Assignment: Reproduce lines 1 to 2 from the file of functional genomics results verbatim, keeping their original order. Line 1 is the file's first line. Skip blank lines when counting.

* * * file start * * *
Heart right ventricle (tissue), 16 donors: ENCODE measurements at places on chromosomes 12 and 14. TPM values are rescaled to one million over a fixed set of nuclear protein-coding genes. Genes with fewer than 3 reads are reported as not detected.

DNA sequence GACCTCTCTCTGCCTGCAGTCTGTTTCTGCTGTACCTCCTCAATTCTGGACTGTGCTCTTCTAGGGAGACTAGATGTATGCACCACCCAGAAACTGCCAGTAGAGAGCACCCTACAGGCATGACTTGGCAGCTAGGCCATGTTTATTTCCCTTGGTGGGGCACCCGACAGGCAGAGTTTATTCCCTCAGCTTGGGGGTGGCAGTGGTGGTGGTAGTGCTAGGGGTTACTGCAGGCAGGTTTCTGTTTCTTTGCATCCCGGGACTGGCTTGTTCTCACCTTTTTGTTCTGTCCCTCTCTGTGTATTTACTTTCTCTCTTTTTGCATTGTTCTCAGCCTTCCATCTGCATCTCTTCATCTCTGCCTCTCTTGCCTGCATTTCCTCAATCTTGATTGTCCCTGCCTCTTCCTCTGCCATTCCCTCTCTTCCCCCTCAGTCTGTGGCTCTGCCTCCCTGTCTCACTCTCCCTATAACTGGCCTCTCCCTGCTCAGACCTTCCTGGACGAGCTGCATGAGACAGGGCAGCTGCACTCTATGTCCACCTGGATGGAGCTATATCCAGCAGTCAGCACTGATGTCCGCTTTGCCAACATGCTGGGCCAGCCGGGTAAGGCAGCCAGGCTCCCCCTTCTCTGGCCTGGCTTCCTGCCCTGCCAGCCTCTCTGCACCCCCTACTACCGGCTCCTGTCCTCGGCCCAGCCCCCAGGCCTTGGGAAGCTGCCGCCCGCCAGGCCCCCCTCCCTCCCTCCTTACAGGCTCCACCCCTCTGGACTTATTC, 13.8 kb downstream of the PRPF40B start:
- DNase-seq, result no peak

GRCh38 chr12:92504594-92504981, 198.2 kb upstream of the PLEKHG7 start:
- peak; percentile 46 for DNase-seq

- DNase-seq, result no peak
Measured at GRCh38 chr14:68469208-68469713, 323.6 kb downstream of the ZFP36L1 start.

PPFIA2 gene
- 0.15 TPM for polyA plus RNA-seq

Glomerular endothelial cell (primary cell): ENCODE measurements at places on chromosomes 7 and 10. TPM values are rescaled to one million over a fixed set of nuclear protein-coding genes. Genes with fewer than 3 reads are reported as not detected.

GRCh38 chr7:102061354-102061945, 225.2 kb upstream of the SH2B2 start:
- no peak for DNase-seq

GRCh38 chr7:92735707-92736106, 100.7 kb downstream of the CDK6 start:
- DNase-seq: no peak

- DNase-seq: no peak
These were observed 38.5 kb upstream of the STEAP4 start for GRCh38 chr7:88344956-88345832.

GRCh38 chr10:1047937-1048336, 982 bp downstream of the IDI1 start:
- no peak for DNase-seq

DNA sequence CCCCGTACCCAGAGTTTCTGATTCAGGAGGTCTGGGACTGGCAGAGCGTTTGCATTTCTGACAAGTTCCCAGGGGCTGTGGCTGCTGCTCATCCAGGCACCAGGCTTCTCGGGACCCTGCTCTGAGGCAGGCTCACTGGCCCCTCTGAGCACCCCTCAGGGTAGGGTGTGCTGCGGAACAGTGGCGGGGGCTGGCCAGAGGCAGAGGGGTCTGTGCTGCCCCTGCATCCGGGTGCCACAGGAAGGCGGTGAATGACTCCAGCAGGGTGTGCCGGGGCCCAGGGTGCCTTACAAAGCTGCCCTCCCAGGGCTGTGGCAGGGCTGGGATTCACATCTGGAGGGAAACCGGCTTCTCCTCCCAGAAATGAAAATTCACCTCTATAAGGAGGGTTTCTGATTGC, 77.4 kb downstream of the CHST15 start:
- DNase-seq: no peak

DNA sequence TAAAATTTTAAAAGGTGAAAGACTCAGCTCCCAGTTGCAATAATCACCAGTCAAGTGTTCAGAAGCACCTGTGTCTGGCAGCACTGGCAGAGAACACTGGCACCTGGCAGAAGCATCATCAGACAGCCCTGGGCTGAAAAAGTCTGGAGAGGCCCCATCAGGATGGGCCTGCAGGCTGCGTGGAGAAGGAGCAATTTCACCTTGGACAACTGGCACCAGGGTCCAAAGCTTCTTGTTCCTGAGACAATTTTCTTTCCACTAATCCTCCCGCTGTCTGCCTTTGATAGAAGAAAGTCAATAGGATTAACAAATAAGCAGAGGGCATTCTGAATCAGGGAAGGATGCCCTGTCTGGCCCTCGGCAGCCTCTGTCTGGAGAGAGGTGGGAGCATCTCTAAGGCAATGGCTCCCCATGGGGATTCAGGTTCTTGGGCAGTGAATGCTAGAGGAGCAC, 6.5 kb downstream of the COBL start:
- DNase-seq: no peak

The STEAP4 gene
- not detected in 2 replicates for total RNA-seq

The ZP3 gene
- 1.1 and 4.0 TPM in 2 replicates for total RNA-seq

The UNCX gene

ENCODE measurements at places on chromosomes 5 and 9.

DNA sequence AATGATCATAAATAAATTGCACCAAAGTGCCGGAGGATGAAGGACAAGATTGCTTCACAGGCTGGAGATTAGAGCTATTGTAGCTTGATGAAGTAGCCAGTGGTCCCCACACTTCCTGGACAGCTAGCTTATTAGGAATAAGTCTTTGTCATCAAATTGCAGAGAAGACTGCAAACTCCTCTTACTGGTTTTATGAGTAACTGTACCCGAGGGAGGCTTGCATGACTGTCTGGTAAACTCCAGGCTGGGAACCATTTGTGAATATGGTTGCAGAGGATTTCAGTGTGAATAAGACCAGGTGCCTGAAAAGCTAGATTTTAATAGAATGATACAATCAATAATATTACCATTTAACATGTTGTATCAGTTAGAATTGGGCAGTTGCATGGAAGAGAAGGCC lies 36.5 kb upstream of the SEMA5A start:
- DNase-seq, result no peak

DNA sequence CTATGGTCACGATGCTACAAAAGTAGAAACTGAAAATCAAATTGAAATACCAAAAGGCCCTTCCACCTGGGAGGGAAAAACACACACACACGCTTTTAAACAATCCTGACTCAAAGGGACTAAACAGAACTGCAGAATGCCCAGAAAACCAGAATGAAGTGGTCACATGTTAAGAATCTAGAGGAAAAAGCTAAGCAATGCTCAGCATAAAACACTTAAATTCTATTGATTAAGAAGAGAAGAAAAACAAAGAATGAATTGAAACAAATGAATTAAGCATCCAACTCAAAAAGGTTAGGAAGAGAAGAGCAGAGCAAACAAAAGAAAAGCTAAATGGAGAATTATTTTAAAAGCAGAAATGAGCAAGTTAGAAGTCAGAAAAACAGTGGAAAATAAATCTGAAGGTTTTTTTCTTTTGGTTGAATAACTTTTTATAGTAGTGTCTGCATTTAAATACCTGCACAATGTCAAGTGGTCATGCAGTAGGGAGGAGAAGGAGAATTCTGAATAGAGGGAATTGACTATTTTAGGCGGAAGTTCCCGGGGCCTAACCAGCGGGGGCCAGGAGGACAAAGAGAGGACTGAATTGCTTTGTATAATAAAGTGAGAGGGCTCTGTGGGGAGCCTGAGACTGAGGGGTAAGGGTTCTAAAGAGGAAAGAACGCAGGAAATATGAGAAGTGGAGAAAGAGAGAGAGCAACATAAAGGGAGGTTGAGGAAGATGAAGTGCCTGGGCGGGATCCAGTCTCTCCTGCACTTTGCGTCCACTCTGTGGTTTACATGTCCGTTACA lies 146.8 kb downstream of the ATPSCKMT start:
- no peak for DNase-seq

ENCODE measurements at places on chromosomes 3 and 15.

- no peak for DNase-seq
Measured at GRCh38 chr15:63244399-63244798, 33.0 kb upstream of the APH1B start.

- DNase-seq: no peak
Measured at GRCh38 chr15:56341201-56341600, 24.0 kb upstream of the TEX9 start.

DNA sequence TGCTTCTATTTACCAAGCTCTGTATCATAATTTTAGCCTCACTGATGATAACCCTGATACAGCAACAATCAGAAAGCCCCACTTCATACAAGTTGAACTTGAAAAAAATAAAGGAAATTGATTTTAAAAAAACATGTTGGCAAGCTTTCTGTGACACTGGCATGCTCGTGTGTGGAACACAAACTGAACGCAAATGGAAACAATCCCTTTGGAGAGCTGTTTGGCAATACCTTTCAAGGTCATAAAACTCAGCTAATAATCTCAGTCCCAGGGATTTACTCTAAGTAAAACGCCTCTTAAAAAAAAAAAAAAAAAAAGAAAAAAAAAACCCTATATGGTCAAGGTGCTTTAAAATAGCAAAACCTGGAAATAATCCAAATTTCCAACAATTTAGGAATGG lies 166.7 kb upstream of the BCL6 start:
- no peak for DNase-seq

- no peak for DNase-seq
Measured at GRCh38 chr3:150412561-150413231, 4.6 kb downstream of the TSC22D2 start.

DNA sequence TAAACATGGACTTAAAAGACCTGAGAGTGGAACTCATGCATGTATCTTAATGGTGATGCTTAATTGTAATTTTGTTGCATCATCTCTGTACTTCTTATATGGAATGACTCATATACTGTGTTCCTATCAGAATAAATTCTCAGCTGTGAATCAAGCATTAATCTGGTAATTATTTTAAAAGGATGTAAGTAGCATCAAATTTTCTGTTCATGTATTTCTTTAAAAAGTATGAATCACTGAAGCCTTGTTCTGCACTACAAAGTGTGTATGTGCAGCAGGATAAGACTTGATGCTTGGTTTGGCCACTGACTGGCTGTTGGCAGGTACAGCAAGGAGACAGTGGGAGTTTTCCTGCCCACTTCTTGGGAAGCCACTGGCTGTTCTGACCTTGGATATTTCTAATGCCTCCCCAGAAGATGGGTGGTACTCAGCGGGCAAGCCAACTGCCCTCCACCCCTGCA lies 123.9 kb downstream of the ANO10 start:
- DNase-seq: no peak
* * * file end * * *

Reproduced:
Heart right ventricle (tissue), 16 donors: ENCODE measurements at places on chromosomes 12 and 14. TPM values are rescaled to one million over a fixed set of nuclear protein-coding genes. Genes with fewer than 3 reads are reported as not detected.

DNA sequence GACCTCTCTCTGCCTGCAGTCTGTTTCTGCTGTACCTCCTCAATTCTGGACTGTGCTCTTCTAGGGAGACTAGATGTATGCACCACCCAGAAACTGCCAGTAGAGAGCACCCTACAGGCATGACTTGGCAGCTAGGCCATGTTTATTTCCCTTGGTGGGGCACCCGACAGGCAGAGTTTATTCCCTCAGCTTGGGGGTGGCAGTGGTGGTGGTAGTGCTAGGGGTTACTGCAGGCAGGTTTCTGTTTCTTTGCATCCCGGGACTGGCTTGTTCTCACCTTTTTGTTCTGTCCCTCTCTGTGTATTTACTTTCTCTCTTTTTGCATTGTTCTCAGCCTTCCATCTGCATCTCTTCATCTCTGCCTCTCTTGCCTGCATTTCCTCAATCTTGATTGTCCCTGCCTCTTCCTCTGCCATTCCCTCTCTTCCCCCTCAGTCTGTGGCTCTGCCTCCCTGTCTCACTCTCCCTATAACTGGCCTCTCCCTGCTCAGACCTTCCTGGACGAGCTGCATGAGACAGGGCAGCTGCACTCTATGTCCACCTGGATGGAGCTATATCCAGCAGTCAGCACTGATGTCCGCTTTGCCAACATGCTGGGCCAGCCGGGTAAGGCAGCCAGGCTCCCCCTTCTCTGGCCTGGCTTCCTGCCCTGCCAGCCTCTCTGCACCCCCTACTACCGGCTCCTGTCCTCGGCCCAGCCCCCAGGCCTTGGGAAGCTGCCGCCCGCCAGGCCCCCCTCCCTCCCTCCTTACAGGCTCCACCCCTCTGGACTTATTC, 13.8 kb downstream of the PRPF40B start: